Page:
2016 Ironman training update, accident report and public service announcement
I’m 13 weeks into my 24 weeks of Ironman Mt. Tremblant training. I chose to follow Joe Friel’s plan this year and have been enjoying the variety, inclusion of strength training (more on that in a minute) and periodic time trials to check for improvement.
Strength adds resiliency, power and speed
I added strength training to my regular endurance routine about four years ago. I started slow – first Pilates, which was really hard for me and a serious reality check on how weak my gluteus muscles were. Then TRX, another reality check, but very fun because I notably improved my leg balance and strength over a single winter, then this past year I added more dynamic work like box jumps, squatting with heavier weights, high skipping and jump roping. These are all things that I never could have done as a kid because my hips were much too weak and my knees hurt just from walking. It’s quite satisfying to master these simple movements at the age of 41 and have virtually no hip or knee pain.
Beware of the bench
I did have a minor set back earlier this Spring when I attempted to set myself up with heavier weights to do squats. Up to that point I’d been slinging a 25lb dumbbell over each shoulder but on this fateful morning I clipped 30lbs to each end of free-weight bar and then went to sit down to wait for the trainer to give me further instructions. But I didn’t sit down, I tripped on the foot of the bench and fell over backwards jettisoning the bar and weights off to my side as I went. I landed hard on my elbow and sat there dazed, assessing damage while the entire gym turned to in horror at the sound of 80lbs hitting the floor. My foot hurt and when I took off my shoe I found a bleeding four-inch gash on the big toe side of my foot. Maybe one end of the weights had landed there and bounced off? In the moment I was totally mortified because I am still one of those people that doesn’t believe she belongs in a gym. My foot and elbow really hurt and I had to work the rest of the day so I went next door to the drug store and bought a 10-pack of instant ice packs, stuffed them into my socks and shirt and commenced a full day of teaching. That evening at home I had time to fully assess the damage and discovered several more weird injuries – my pinkie toe was clearly broken, I had a large cut and bruise on my upper inner thigh and a spectacular hand-sized bruise on one butt cheek. Plus I couldn’t get the cut on my foot to stop bleeding. I tweezed out the sock fuzz and tried several times to steri-strip it closed. Finally with my 9-year-old daughter’s help I got it zipped up. So yes, if you’re thinking I should have gotten stitches, you are right. It took that dang cut 6 weeks to heal and another 2 for my pinkie toe to stop throbbing after being jammed into a shoe.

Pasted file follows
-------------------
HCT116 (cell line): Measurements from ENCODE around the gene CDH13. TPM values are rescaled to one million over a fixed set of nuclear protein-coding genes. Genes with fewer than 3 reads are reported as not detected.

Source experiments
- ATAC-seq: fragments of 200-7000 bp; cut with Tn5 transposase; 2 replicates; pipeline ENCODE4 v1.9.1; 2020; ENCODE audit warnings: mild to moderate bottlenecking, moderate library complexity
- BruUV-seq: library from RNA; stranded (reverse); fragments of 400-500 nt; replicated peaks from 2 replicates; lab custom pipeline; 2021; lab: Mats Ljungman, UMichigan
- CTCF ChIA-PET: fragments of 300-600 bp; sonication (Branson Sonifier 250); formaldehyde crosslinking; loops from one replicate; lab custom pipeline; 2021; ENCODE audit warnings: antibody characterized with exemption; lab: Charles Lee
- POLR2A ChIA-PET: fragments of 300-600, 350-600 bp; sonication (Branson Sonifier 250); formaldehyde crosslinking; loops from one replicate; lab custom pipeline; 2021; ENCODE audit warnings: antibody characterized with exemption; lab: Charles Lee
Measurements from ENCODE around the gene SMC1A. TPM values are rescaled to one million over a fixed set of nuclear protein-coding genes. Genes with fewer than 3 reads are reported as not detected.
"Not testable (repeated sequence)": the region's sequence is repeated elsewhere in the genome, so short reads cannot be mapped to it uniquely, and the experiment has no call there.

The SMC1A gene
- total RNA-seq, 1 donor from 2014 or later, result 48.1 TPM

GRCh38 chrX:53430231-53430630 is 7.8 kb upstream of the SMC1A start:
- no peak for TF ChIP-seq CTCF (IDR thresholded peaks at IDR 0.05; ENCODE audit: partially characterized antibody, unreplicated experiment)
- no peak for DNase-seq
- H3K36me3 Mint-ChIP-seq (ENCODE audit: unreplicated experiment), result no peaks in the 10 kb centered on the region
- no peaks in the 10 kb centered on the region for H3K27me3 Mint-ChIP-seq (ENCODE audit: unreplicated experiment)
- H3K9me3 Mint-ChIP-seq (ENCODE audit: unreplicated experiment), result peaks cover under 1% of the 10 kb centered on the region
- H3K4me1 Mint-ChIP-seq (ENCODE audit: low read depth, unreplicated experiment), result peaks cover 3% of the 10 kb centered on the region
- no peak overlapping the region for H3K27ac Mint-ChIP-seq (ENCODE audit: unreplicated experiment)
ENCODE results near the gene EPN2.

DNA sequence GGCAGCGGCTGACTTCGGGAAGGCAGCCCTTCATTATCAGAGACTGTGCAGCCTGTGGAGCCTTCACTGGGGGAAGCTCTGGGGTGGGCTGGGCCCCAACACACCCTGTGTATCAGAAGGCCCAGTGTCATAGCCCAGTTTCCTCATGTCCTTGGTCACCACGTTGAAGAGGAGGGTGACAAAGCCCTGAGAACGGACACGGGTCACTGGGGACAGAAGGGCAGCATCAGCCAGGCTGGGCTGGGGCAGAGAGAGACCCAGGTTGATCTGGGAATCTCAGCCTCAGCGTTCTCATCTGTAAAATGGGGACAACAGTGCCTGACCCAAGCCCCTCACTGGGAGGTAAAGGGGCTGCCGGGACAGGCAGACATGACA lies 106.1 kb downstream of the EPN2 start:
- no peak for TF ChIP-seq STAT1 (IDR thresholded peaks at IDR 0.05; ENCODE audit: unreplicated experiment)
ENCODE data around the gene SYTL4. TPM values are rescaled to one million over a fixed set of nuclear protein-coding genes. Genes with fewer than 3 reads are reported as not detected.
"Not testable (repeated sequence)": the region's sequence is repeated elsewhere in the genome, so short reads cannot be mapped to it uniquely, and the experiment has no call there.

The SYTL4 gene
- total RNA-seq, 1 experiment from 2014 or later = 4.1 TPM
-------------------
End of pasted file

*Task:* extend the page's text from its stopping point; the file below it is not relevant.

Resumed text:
Though the accidental weight-lifting incident humbled me greatly, it didn’t slow down my training.
Swimming break through
I was never a swimmer as a kid. The two main reasons being that the Maine ocean is frickin cold and I hate getting water in my ears (too many ear infections as a kid). So I taught myself to swim 6 years ago when I started training for triathlons. I watched a few youtube videos, found ear plugs and goggles that don’t dig into my eye sockets and figured out how to freestyle well enough to get from one end of the pool to another. But no matter how much force I put behind my stroke I never got any faster. So this spring I ventured down to Bowdoin College for a 2hr swim clinic with their head swim coach and had my entire swim-world turned upside down. I learned about body position and how to use more momentum and less force. I went from sort of dreading the effort of tedium of pool time to eagerly looking forward to working on my newly found technique. I’ve shaved 30 seconds off my 500yd time, which may not be huge, but it’s the right direction, and the amount of effort I exert to achieve this time feels like a fraction of the struggle I was putting into my laps before.